Seating arrangements in the classroom

Seating arrangements in the classroom

Recommendation 100
When seating a pupil/student in the classroom, assess and consider the individual’s autistic (including sensory and social) and ego-characteristics as well as a number of basic, common-sense issues

Chapter (theme)
Interior design (classrooms)

Because of
any of the individual autism and ego-problems

In order to
create optimal learning conditions (and to avoid that the very complex and demanding class situation will become the pupils/students undoing).

Classrooms are like pressure-cookers: the demands on autistic students are very high. Virtually all the problems discussed on this website come together in classrooms. (See the theme ‘the classroom’.) The classroom situation demands assiduity of the caregiver for each individual student; each one of them should be assessed according to his/her strengths and weaknesses before deciding which place in the class is most appropriate.
Although every child is different, the following basic issues should be taken into account.

Students who are vulnerable to bullying by other students and/or have trouble understanding teachers and/or are otherwise in need of special attention should be seated close to the teacher.

Pupils who are easily distracted by – and may be particularly fascinated by – things outside and/or are oversensitive to daylight should not sit near windows with an outside view and/or which let in abundant sun light.

Children distracted by movement should not be seated by a door or main thoroughfare; the same goes for those with a great need for predictability and stability (admittedly in short supply in classrooms).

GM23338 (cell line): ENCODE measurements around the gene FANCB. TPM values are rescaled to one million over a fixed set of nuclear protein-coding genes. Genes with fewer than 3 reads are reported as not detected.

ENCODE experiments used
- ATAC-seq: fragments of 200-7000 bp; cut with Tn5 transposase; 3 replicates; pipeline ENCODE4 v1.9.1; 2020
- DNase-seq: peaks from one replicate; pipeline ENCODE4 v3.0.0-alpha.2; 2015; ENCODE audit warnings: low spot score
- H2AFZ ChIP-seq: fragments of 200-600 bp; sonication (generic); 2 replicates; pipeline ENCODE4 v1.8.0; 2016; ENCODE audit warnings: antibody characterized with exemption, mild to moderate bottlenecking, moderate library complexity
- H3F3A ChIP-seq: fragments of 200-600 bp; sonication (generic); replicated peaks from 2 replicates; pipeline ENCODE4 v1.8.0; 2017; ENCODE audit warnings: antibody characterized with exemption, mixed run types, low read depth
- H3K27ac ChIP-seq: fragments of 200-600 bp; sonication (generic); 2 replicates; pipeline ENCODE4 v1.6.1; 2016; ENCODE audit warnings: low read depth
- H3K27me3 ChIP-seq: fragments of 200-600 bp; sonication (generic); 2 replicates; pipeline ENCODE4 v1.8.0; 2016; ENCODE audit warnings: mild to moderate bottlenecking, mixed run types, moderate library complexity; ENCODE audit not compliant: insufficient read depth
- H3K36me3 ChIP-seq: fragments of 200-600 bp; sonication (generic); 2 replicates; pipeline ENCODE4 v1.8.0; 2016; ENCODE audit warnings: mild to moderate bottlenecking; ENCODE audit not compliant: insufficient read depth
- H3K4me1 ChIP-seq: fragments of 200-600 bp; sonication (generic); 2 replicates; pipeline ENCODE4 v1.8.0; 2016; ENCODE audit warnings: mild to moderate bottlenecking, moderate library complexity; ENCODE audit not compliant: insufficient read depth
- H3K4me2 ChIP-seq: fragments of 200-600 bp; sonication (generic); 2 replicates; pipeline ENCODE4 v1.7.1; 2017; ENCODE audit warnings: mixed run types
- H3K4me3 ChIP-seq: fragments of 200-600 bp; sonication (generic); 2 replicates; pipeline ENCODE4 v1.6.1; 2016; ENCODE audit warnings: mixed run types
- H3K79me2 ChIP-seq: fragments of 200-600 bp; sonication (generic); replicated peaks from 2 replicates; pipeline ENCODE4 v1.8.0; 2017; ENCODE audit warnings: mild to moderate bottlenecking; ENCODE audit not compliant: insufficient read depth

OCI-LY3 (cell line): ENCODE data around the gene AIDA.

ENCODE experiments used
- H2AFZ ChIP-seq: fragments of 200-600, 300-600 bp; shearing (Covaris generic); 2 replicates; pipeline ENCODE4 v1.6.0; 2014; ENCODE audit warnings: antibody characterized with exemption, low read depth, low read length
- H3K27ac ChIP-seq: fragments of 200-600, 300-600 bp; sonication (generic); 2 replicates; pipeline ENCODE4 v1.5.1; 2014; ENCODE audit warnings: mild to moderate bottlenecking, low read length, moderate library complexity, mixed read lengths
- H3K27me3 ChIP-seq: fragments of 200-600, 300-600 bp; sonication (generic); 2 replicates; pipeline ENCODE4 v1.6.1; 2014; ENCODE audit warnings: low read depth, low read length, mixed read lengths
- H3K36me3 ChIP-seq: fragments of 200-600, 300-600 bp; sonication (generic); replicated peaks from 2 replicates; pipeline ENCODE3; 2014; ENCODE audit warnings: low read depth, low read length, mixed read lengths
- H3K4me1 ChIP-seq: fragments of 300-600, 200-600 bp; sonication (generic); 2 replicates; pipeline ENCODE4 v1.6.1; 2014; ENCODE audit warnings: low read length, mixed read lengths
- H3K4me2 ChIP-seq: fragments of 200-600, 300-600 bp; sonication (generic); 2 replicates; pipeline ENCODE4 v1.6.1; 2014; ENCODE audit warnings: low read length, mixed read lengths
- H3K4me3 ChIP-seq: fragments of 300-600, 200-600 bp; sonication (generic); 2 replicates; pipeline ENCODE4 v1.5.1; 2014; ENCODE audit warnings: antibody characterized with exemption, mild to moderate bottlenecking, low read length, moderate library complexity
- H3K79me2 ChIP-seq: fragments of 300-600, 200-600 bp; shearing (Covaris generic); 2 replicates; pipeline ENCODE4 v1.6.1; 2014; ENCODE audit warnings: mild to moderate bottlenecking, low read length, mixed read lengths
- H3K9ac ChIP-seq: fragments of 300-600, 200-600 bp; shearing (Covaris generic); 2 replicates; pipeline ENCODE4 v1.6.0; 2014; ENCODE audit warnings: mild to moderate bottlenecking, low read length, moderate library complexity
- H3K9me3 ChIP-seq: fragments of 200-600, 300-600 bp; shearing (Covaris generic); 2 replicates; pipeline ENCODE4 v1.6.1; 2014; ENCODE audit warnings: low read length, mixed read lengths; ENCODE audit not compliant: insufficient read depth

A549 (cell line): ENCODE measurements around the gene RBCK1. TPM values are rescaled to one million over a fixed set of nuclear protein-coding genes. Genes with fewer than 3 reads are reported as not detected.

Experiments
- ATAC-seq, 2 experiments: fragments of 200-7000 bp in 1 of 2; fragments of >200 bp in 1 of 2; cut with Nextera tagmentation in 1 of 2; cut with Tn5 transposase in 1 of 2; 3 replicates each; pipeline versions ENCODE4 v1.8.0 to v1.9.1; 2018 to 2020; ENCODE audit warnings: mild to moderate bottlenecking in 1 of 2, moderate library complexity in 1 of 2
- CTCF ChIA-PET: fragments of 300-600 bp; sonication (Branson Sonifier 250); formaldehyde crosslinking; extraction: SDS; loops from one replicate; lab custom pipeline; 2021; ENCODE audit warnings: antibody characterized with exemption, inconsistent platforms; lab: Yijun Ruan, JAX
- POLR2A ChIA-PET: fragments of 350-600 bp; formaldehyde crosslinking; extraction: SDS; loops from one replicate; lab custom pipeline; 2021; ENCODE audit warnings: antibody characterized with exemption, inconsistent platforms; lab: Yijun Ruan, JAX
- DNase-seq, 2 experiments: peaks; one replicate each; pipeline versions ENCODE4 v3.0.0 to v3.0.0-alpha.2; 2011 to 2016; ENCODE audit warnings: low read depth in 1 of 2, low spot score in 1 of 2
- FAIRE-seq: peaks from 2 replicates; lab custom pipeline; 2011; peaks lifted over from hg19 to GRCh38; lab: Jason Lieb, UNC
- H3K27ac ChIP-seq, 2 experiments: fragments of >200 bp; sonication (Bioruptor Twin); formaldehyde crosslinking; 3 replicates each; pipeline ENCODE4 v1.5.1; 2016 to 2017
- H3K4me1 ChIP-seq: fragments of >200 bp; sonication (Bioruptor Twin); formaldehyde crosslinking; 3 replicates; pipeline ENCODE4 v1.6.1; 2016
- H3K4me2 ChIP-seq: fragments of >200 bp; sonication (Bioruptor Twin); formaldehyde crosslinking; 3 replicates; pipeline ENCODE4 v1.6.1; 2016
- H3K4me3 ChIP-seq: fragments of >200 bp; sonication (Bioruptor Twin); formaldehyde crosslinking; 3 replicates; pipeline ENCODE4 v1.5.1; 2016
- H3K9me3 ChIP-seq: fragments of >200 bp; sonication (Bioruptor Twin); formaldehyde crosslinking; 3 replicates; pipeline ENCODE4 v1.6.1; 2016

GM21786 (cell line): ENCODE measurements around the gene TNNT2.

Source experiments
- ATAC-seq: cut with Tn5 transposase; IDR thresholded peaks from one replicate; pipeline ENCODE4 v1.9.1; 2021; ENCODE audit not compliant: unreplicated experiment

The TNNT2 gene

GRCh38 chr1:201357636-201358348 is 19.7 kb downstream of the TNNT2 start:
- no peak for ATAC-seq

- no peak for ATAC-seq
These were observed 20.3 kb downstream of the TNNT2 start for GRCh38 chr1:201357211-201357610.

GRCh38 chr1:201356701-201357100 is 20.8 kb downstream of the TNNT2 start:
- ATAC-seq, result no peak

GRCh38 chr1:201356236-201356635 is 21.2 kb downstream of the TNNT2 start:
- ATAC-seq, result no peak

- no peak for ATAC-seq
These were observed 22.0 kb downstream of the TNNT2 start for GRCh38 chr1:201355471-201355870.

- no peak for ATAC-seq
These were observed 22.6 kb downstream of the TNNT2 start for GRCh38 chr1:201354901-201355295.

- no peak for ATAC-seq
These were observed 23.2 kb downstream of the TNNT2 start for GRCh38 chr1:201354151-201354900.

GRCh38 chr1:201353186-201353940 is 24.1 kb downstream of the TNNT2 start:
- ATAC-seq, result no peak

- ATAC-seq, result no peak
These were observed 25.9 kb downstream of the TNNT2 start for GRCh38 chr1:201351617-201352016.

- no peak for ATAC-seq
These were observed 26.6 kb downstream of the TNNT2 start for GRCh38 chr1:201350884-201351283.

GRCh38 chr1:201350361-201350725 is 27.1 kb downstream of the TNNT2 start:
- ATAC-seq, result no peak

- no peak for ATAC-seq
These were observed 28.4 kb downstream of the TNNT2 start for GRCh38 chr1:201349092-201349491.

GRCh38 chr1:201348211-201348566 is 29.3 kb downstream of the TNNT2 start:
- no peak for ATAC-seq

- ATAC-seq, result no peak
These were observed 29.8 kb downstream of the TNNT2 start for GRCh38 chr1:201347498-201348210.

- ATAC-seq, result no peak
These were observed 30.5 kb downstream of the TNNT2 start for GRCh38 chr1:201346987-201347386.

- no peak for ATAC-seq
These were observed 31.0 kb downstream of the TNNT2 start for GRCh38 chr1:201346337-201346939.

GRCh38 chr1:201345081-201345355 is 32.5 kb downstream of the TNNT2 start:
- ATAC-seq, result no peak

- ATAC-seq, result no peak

Students who are transfixed by computers should, if possible, not be seated on a place with a direct view on them.

Children who are over- or under-sensitive to temperature should not be placed near a radiator or a window which lets in warm or cold.

Pupils may be apprehensive of touch by others; they need extra space. See McAllister & Maguire who emphasize this point, advocate a space standard of 10 square meters in schools for special education. (More about space standards here.)

Part of the above is derived from The Autism Toolbox which remarks that regular schools rarely provide sufficient space for autistic students.
And furthermore:
“If a child is uncomfortable with light touch and can become upset / aggressive if touched unexpectedly:

  • Ensure the child is seated near the back and side of the class so he can see others moving towards him.
  • Delineate the area the child is to sit on during ‘Circle Time’ or floor work by using a carpet tile (even better give each child their own tile so as not to make the one child different)
  • Ensure others are not sitting too close
  • Ensure the child is either at the front or the back of the line for coming in/out class. Allow the child to be door monitor so he can hold the door open and all others can pass through ahead of him
  • Arrange for the child to be allowed into the dinner hall ahead of their peers so he can get sorted and seated before the rush starts. (…)”